HR · 8 January 2018

How employers can support parents who have babies prematurely

Baby love is the best of all
The current leave system isn’t thought to support parents who have a baby prematurely

Manchester City football club recently made headlines for their sensitive and understanding treatment of their star midfielder, David Silva. Here, head of advisory at Peninsula Law, Kate Palmer, tells other employers how they can support parents who’ve had a baby prematurely.

Employees will experience an extremely difficult and worrying time when they become parents to premature or poorly babies.

It is estimated that over 95,000 premature or poorly children are born each year in the UK, making it highly likely that all workplaces will employ a parent who is undergoing this situation.

David Silva recently revealed that Manchester City football club had given him extended time off due to the extremely premature birth of his son, with the club’s boss declaring: “Family is most important”.

Another employer, Waltham Forest Council, is supporting the Smallest Things campaign, and will offer their employees an extra week’s maternity and paternity leave for each week their premature baby spends in hospital.

Read more:

An employer’s guide to shared parental leave and pay

Five important employment law issues facing business owners in 2018

The campaign has nearly 140,000 signatures, and is urging the government to extend statutory leave to support parents with premature babies. Alongside the campaign, the Maternity and Paternity (Premature Birth) Bill is currently seeking an extension of family leave in these circumstances.

The current leave system is not thought to support parents who have a baby prematurely, and statutory maternity leave offers a maximum of 52 weeks’ leave. Normally, the earliest leave can start is 11 weeks before the expected week of childbirth, however, if the baby is born early, leave starts automatically the day after birth.

Regardless of how long the baby stays in hospital, the maximum amount of leave cannot be extended. If the baby stays in hospital for many months, parents have a reduced time to bond with the baby once released, and further treatment will also have an impact on this.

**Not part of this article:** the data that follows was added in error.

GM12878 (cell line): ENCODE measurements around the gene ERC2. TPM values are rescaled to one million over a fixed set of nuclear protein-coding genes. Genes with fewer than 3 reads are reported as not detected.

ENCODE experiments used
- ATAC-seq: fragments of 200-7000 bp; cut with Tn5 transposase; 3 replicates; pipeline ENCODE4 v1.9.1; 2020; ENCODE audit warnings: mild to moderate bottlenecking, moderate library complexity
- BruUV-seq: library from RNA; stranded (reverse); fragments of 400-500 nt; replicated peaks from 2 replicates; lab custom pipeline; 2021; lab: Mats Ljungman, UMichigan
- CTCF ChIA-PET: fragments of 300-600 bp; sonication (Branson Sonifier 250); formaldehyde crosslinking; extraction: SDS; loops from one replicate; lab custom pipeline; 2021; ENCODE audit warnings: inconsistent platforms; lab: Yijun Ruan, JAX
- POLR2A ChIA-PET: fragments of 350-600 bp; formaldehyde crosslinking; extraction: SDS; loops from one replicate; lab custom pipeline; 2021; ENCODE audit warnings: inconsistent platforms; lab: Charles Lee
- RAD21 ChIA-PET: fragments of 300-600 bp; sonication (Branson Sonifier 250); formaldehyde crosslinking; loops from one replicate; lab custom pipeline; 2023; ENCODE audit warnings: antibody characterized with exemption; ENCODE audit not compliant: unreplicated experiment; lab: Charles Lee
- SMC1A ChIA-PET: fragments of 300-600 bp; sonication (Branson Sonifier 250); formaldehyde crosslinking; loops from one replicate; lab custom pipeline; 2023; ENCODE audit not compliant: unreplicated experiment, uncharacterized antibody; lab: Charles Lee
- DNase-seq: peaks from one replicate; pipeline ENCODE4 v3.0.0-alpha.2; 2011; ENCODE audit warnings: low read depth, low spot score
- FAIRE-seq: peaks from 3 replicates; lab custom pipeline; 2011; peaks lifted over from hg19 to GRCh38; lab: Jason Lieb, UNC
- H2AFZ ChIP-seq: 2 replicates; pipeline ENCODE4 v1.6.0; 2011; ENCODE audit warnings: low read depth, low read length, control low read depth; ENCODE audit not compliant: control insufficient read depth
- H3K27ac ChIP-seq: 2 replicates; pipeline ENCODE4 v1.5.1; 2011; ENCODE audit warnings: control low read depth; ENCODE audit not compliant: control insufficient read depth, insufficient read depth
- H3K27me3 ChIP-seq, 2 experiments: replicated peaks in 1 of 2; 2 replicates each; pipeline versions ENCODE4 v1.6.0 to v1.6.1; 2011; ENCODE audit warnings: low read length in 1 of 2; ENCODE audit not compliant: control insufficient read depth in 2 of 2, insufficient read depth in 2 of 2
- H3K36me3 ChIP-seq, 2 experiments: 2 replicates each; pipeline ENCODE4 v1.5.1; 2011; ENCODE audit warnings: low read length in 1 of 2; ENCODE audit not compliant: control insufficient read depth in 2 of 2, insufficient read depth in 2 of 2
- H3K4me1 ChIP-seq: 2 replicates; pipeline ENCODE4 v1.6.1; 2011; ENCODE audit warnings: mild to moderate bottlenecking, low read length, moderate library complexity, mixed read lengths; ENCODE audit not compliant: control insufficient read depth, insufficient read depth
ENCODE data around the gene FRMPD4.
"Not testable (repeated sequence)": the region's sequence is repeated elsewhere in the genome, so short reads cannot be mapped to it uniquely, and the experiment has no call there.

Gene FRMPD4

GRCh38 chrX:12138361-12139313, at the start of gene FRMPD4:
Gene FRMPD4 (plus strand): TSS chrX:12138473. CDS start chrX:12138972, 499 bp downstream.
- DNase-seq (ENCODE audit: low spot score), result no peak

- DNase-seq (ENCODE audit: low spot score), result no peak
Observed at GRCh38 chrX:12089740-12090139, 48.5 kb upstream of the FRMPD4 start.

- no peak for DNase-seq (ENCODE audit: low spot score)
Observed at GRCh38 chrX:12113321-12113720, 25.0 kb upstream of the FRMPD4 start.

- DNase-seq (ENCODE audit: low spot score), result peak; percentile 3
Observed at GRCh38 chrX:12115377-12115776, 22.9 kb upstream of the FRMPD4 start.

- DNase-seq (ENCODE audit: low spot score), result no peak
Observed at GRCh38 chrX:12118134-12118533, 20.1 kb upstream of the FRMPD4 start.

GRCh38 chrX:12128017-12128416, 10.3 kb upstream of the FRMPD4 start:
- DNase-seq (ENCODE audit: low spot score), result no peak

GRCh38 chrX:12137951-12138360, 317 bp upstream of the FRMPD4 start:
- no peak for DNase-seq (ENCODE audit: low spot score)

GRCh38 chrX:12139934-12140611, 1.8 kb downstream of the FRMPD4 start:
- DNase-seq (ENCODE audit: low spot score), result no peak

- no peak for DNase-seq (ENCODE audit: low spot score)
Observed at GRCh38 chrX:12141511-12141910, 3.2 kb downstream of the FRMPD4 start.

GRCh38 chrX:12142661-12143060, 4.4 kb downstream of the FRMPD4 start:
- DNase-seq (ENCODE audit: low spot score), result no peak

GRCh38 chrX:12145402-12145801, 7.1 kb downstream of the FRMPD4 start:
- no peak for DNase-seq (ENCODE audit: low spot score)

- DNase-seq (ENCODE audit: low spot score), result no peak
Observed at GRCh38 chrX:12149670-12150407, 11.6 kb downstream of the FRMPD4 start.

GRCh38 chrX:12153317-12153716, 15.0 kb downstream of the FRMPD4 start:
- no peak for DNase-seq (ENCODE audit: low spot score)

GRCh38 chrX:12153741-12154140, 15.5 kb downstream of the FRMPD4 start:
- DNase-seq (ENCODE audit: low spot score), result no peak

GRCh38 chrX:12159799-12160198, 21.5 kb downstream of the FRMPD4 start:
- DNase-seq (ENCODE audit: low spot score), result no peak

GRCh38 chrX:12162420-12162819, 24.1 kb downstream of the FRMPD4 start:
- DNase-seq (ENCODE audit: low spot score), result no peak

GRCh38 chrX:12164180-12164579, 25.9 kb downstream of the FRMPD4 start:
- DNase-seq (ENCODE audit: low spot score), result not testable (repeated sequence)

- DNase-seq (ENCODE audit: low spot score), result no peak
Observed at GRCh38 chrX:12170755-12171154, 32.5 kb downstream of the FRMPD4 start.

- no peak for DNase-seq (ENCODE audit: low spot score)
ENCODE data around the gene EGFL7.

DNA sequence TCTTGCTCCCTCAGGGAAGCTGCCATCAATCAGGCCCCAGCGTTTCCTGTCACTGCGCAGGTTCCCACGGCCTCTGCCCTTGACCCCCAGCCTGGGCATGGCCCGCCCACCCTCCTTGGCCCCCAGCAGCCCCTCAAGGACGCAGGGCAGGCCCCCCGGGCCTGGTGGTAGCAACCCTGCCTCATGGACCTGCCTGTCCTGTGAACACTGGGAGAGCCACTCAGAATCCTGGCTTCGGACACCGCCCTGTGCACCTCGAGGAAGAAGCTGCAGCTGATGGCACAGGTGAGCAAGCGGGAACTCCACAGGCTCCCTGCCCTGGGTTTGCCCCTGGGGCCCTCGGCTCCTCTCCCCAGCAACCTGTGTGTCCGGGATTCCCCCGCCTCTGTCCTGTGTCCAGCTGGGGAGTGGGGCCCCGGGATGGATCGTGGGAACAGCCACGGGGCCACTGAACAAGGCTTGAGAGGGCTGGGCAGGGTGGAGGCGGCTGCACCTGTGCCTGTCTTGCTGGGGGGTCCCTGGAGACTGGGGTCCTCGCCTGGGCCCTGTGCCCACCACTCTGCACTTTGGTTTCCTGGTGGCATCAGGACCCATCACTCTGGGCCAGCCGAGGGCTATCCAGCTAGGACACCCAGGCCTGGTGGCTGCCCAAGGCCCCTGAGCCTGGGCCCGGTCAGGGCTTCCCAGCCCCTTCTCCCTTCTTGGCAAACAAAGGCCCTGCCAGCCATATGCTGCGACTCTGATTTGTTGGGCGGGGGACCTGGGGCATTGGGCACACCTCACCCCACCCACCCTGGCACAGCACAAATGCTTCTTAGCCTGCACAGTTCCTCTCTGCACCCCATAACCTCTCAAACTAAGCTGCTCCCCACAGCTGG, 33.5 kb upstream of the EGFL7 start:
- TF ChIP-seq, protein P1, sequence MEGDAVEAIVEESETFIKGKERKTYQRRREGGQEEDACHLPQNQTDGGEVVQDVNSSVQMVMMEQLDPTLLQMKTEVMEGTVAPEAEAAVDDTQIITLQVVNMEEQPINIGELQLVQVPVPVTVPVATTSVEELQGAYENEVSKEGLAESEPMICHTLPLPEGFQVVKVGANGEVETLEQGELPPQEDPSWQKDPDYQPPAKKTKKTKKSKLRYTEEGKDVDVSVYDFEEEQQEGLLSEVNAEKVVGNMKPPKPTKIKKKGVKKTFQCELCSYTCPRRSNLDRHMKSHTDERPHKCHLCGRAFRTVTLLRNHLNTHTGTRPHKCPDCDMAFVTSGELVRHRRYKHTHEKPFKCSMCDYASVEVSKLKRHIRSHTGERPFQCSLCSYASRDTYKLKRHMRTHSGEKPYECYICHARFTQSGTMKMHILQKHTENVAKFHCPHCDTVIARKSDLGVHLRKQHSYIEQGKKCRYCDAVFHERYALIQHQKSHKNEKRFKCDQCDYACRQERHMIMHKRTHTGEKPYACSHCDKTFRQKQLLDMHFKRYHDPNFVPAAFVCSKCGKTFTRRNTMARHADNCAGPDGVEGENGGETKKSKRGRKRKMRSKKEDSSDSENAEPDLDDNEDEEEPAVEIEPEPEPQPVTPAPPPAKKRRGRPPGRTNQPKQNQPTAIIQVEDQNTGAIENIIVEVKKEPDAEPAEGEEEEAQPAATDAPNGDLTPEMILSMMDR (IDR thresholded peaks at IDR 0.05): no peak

Employers can put workplace measures in place to support parents who have babies prematurely, or when their baby is unwell.

The Advisory, Conciliation and Arbitration Service (Acas) defines a “pre-term” birth as one which occurs before 37 weeks, and their guidance for workplaces includes babies who are born which a condition that requires urgent or significant medical attention.

The first consideration for employers is to consider how they communicate with their staff. It is common practice to send the company’s congratulations to an employee who becomes a parent on the birth of their child, however, this may not be appropriate where the child is in hospital, or suffering from illness.

Instead, employers could send a form of acknowledgement which is sensitive towards the parent, such as a card or flowers which let the employee know the company is thinking of them.

In addition, the workplace should consider how they inform other members of staff about the birth. It may be best to get consent from the parents first before making an announcement or wait for news of release from the hospital.

Notifying staff of their rights to time off can be a useful reminder during a time when the employee is likely to be concerned with other worries.

Fathers and partners can be reminded that they have the right to take their paternity leave within eight works of the birth or the due date, so they can choose to take leave immediately or wait until the baby is released from hospital.

Depending on their eligibility, employees may have the right to take parental leave or the employer could agree a form of exceptional leave. They may also approve short-notice holiday leave.

Employees can be supported further by workplaces that adopt a more pragmatic approach to their flexible working rules.

Most workplaces will have a flexible working policy, setting out how an employer will deal with a request in a reasonable manner. In these circumstances, the employer could consider expediting the process and approving the request without the need for the employee to attend a meeting.

An employer could also offer flexible working on an informal basis, or extend the flexible working policy to those parents who do not have the right to make a statutory request, either because they have insufficient service or have made a request within the previous 12 months.

Where the flexible working request is agreed, it can be discussed whether this is a temporary change to the employee’s terms whilst their child remains in hospital, or if they require a permanent change. Any agreement should be set down in writing so both parties are clear on the arrangements.

When the employee returns to work, their child may still be in hospital or require ongoing treatment. To support parents during this period, the employer can agree that unpaid time off or annual leave can be used to cover appointments.

This will be a difficult and sensitive time for employees, so as much support as possible should be given, including communicating with staff to assess what level of support parents need.

Kate Palmer is Head of Advisory at Peninsula

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ABOUT THE EXPERT

Kate Palmer CIPD is the head of advisory at law firm Peninsula and is a member of its senior leadership team. She joined in 2009 having held a senior HR manager's role in another large company. With a specialist background in facilities management in the NHS, Kate offers a wealth of employment law experience. She's an expert negotiator - one notable case was with the NHS's trade unions over terms and conditions in the Agenda for Change pay system.

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